Friday, 17 October 2014

Frightful Fridays - What to Read

So first off, I'd like to apologize for yet another delay in an installation of my Frightful Fridays series. I can't help but notice it's turning into Terror Tuesdays... Given that the whole idea of this series is to finish on Halloween (a Friday) I will do my best to get back on schedule. This past weekend was a hectic one, it was our Canadian Thanksgiving, my fiance and I also went on vacation for two nights immediately after I worked a full shift on Saturday. To top it off I've been crazy sick. I had planned on writing the post and publishing it when I went up north to the trailer but sadly forgot that there's no internet there. Instead I went fishing, collected some fall foliage, got a little drunk and played video games, went hiking and enjoyed autumn and nature to the fullest extent. Now I'm back, so let's get this show on the road.

What to read for Halloween

For this installation of the Frightful Fridays series, I've selected a few short stories and novels for you to read for Halloween. Now, many of these are actually not Halloween themed, unlike the films and television specials from my previous post. Instead, these are classic horror stories which I think you will enjoy. I believe most of the short stories are available online. I've linked to those texts that I could find via educational and fan websites. I hope you enjoy!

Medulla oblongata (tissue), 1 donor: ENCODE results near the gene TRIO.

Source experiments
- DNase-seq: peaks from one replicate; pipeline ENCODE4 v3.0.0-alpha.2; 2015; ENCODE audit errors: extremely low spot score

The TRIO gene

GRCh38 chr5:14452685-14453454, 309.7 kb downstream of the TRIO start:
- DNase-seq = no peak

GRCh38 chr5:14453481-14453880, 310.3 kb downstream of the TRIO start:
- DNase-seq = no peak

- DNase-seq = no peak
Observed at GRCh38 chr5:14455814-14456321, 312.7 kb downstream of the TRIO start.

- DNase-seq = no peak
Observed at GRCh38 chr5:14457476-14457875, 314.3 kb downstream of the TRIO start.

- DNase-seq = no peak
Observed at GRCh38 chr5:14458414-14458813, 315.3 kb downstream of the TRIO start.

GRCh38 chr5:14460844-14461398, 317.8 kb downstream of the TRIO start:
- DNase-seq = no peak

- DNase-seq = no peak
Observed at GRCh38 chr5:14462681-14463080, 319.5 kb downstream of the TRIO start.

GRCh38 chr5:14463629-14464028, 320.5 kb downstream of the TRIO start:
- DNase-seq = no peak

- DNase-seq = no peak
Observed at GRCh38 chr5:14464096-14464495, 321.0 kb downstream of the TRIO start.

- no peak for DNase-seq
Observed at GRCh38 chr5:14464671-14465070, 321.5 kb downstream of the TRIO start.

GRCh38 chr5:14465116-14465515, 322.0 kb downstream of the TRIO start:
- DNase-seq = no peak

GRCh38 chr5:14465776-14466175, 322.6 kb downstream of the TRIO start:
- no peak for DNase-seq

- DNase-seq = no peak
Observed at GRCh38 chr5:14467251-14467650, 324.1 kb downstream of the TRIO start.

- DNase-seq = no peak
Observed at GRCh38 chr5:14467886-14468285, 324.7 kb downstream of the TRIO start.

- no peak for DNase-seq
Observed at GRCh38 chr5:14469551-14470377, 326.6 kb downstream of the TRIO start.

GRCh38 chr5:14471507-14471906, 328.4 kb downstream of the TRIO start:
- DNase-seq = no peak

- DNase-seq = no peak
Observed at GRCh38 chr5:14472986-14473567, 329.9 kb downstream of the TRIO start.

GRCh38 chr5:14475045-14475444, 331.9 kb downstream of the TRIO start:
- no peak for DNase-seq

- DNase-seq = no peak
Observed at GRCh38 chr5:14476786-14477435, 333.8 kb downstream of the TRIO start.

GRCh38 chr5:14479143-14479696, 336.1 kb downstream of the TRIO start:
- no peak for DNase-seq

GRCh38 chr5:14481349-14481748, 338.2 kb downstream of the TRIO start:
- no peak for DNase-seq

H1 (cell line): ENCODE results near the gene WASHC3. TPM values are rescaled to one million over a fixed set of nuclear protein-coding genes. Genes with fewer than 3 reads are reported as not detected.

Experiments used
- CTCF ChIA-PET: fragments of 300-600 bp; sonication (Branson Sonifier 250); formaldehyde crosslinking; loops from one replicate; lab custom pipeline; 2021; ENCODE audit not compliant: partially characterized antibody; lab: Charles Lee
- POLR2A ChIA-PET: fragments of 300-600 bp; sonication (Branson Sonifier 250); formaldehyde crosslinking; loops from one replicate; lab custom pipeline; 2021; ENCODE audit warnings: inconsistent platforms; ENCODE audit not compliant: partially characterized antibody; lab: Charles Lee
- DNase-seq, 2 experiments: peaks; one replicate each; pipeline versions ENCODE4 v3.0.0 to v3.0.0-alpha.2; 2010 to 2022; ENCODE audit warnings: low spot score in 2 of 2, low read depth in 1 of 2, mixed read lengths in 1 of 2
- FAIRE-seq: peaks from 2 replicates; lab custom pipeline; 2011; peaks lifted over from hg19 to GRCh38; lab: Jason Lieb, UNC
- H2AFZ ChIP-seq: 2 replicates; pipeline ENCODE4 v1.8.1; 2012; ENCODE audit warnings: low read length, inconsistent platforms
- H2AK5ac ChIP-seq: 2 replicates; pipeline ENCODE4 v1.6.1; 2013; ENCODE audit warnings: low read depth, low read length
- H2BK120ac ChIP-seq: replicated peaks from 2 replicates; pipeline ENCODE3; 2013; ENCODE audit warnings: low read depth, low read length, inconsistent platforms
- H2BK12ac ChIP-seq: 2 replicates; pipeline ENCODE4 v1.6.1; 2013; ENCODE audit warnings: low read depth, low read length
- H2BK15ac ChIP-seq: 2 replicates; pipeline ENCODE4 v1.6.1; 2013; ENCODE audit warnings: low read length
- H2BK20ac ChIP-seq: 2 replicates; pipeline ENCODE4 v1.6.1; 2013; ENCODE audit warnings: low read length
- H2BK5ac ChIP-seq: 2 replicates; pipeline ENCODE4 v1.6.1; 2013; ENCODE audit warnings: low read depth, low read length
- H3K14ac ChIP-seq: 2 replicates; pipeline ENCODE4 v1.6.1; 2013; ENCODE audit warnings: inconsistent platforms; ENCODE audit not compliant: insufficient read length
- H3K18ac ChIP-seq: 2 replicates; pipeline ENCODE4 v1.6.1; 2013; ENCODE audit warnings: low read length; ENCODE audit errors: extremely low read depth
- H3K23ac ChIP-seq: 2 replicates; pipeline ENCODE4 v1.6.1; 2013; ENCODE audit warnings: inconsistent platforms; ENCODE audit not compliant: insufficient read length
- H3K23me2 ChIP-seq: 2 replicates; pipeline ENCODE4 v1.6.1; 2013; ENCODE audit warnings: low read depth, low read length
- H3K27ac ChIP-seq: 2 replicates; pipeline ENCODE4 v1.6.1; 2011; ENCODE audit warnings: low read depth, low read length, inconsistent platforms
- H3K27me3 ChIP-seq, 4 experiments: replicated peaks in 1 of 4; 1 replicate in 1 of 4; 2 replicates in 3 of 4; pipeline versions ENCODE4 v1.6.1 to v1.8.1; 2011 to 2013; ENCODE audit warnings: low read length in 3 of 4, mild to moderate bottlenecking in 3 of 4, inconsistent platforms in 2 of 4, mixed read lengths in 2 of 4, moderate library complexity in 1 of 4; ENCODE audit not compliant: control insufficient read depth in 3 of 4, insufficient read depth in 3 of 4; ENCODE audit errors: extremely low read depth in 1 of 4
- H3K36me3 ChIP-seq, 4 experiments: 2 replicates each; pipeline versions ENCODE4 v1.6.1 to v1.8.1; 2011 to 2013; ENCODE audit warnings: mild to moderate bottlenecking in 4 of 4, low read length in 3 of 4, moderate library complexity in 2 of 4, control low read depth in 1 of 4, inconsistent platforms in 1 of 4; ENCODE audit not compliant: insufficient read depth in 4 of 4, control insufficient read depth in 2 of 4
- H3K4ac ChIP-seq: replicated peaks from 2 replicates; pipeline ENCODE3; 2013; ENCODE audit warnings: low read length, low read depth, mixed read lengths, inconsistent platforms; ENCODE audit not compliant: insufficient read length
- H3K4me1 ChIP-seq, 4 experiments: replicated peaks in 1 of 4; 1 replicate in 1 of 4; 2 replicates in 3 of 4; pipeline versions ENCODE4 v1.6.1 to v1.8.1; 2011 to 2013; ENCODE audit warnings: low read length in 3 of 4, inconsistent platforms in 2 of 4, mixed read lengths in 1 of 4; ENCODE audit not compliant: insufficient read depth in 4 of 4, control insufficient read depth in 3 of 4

Short Stories

Revelations in Black 
By Carl Jacobi

This is a short story about a gentleman who is attracted to a series of books handwritten by an alleged mad man. The books contain a three part story which is heavily laden with symbolism. As if possessed by some unforeseen force, the protagonist finds himself attempting to decode and unravel the mystery behind these texts. Are these books fact or fiction? What horrors lie in wait? Do vampires really exist?

Unfortunately, I don't have a link for this particular text. It can be found in Carl Jacobi's horror story anthology of the same name. Revelations in Black is the first story featured in that anthology. It's also featured in The Penguin Book of Vampire Stories, a vampire anthology which I own. I was impressed with Jacobi's writing style and I would say it's worth getting a copy of either book.

The Fall of the House of Usher
By Edgar Allan Poe

When it comes to Halloween literature, a lot of people will recommend that you read Edgar Allan Poe's The Raven, and although I think it's a very good piece I prefer The Fall of the House of Usher. As usual, Poe has a knack for establishing mood and this short story is wrought with gloom and anxiety. 

The story follows an unnamed narrator who sets out to visit his ailing friend, Roderick Usher. As his friend descends into a kind of madness, the narrator attempts to lift his spirits but sadly it's to no avail. Usher is a gloomy character who is restless and anxious. His sister is on her death bed and as Usher well knows, he too will succumb to a similar fate. As the story progresses Usher's paranoia overwhelms him, he expresses to his friend (the narrator) that he feels his house is alive. Because this is a short story I won't indulge any further, but I think it's the perfect story for Halloween. It begins on a dark and gloomy autumn day, Usher lives in an apparently haunted and decrepit dwelling, there's death, malady and madness. It's just plain awesome. Check it out!

The October Game
By Ray Bradbury